All students from all majors are welcome to join this student organization!
CSSA is still meeting during Summer 2020 and the Fall 2020 semesters! The meetings are the same time as they are the rest of the year, every Wednesday night at 7 p.m. via Zoom. Stop by and say hello! Information to join the meetings below.
Want to join CSSA/see what we’re all about? Come to a meeting and say hello! CSSA is still meeting during Summer 2020!
Fall 2020 Semester
When: Wednesdays at 7 p.m. via Zoom
Where: For details on how to attend, please reach out to us using the contact information below.
The Communication Studies Student Association is a student run orginization, please contact them directly with questions regarding their activities and the graduation celebration.
Examples of career fields include: teaching, community outreach, sales, people operations, human resources, recruiting, customer service, social services, management, public relations, advertising, social media, business development, fundraising, law, politics, and publishing. Of these more than a dozen possible career paths, the U.S. Department of Labor claims that at least nine will be the biggest generators of new jobs over the next ten years.
The Department of Labor states that among the most important qualities for high job performance are: listening, speaking, creative thinking, decision making, problem solving, reasoning, self-esteem, sociability, self management, integrity, and honesty. All these are skills and qualities that can be developed in the Communication Studies major.
A survey of 44 supervisors published in The Bulletin of Business Communication identified six of the most important skills in business success:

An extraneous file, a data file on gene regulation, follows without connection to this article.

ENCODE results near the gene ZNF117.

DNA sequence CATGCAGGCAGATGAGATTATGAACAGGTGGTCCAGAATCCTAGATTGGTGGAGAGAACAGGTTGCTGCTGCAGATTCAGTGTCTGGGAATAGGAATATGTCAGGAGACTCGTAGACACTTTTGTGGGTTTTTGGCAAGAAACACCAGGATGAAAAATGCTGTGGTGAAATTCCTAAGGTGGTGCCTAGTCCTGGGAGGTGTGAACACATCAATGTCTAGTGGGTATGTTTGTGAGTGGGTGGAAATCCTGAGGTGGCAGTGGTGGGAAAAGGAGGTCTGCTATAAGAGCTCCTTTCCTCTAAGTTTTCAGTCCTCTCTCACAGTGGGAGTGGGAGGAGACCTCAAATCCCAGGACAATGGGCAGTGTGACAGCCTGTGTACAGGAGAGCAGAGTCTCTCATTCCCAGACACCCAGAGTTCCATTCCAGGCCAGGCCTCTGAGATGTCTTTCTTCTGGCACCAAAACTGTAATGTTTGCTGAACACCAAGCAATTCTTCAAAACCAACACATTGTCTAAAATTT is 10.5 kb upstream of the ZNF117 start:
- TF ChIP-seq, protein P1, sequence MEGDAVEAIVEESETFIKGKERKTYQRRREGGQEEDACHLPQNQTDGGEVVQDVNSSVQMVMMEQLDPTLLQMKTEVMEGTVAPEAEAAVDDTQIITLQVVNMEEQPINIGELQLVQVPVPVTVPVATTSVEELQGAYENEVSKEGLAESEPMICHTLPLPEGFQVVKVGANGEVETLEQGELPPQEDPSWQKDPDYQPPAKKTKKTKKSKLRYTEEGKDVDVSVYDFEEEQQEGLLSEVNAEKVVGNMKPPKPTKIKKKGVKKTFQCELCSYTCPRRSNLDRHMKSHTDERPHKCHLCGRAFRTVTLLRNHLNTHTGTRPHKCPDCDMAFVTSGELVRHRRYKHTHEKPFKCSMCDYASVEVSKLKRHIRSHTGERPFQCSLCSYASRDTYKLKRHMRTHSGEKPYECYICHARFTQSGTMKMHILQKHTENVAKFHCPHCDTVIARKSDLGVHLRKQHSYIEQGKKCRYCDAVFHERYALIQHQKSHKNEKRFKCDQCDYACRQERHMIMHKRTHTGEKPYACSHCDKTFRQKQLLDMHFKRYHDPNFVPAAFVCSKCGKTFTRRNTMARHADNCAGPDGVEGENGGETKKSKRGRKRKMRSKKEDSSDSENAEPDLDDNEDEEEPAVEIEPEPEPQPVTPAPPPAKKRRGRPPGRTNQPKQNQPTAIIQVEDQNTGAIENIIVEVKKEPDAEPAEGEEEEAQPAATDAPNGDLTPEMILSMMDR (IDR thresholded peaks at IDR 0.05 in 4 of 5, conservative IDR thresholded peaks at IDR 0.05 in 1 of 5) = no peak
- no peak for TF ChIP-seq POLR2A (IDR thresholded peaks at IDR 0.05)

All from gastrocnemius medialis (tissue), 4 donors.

- Paying attention to what others are saying
- Understanding what others are saying
- Establishing credibility with others
- Dealing with others in an objective and fair manner
- Giving directions clearly
- Motivating others to action
These are skills and abilities that one can expect to acquire with a major in Communication Studies. A study of California based Fortune 500 companies showed that formal training in communication was essential for management success. Because it is more often used, oral communication skill was considered even more important than written communication skill.
Still another study identified interviewing, listening, planning and conducting meetings, resolving conflicts, and public speaking as the most essential skills for competent employees. Again, these are basic skills developed by students in the Communication Studies major.
So, if you are looking for a degree with lots of career potential in either the public or private sector, a major in Communication Studies may be exactly what you have in mind. The ability to work successfully in multicultural groups, resolve interpersonal differences, listen well, and express your self clearly, are not only the most valued job skills for the next century, but they may well also be the keys for satisfying community and family relationships.
For more information about careers, we encourage you to visit Career Services and Leadership Development, the career center here at SF State. Career Services and Leadership Development (CSLD) is located in the Student Services Building, Room 301. You can also contact Paloma Mathern, the Internship Director in the Department of Communication Studies by email at email@example.com or by calling (415) 338-7310.